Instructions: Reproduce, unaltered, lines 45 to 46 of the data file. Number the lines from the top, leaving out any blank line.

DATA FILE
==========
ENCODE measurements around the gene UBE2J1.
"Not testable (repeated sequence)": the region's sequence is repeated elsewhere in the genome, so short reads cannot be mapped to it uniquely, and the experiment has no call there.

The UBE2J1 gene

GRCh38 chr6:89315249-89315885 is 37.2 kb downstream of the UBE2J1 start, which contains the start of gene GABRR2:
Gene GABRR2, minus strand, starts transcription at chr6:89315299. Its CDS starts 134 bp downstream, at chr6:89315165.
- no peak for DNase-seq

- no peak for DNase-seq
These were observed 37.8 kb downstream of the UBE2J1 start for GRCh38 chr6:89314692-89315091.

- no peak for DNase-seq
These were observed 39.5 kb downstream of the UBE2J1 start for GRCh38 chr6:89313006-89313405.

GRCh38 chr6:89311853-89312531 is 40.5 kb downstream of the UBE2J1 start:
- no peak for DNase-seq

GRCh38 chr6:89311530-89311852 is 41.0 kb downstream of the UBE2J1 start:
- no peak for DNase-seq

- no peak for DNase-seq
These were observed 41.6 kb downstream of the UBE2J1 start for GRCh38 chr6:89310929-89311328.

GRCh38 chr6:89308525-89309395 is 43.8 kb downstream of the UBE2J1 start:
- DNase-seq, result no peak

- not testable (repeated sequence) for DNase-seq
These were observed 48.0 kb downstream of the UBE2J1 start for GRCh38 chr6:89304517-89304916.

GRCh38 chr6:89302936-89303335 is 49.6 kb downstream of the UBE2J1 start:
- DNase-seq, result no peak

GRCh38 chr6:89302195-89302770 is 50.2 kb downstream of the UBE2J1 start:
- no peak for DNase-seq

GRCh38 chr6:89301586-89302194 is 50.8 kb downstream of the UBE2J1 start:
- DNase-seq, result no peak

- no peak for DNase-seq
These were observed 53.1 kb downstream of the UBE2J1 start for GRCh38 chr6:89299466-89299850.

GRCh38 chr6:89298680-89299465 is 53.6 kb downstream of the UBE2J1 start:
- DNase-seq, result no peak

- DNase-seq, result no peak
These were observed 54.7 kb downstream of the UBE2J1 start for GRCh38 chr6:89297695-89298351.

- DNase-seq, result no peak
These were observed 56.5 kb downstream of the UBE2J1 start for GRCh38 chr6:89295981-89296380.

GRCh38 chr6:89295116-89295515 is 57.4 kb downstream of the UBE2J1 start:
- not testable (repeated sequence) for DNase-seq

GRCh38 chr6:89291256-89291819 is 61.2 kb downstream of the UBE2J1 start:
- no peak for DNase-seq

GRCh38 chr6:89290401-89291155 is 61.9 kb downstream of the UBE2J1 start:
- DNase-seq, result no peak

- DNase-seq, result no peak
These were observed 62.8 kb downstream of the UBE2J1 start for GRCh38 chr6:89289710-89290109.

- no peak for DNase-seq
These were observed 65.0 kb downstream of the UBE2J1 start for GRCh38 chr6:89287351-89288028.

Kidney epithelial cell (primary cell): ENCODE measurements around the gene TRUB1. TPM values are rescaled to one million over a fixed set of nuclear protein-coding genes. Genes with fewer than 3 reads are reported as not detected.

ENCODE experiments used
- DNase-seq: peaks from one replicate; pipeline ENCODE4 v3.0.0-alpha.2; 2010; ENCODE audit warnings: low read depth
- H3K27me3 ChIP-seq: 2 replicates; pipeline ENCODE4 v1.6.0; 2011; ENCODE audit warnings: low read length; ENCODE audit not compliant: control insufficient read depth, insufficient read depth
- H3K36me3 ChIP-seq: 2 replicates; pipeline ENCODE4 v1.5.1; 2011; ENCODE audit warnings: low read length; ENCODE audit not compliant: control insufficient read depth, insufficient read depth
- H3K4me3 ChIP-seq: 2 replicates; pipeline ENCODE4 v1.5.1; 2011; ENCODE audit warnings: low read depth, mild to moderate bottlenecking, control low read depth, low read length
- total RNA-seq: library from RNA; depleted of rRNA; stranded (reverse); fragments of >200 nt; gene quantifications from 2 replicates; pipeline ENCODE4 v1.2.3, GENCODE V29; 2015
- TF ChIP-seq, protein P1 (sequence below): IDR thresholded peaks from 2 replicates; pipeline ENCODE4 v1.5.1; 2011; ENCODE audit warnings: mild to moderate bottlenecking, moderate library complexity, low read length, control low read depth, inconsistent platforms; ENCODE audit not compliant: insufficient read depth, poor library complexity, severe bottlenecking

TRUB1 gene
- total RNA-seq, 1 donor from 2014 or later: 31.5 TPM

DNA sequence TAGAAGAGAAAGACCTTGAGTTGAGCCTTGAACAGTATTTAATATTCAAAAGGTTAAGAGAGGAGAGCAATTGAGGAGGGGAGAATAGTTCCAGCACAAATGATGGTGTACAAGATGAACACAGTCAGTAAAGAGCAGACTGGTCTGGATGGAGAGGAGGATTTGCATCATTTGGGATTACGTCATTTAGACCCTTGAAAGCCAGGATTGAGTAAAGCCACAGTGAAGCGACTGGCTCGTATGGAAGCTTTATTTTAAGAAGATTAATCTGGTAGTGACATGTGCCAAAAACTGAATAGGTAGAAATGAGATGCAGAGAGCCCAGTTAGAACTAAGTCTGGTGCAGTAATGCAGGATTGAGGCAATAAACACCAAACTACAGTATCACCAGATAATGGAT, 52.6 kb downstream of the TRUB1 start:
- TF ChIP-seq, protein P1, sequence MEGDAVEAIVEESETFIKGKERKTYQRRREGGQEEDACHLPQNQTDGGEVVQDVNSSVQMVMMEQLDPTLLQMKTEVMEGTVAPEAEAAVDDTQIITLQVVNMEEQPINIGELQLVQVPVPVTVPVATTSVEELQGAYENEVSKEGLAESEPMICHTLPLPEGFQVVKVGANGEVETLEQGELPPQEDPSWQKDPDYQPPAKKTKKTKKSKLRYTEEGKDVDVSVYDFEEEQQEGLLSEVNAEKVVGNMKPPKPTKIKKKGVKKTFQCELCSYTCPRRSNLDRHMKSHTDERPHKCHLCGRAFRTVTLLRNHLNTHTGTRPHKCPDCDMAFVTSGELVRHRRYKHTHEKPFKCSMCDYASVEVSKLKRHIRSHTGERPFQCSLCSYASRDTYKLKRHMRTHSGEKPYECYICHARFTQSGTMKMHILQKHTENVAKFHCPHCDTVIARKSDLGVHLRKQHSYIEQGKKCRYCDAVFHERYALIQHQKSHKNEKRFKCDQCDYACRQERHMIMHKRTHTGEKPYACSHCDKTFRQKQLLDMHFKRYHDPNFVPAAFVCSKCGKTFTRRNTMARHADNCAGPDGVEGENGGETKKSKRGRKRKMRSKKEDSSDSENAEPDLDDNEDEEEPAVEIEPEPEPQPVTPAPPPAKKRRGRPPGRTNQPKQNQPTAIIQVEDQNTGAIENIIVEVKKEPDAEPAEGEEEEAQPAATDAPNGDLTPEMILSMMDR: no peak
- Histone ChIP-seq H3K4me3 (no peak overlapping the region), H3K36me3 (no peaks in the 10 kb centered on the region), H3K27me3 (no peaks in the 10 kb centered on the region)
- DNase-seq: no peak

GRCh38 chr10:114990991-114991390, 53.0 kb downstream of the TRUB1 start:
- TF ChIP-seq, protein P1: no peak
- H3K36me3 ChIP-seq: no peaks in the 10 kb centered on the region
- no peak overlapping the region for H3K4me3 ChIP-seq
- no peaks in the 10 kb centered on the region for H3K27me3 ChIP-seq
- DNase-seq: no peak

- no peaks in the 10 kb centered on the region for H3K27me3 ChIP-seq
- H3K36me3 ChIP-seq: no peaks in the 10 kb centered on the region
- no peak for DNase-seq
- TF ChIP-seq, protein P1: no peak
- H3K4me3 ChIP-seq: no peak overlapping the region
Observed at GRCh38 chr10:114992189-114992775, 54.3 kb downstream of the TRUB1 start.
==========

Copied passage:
Kidney epithelial cell (primary cell): ENCODE measurements around the gene TRUB1. TPM values are rescaled to one million over a fixed set of nuclear protein-coding genes. Genes with fewer than 3 reads are reported as not detected.

ENCODE experiments used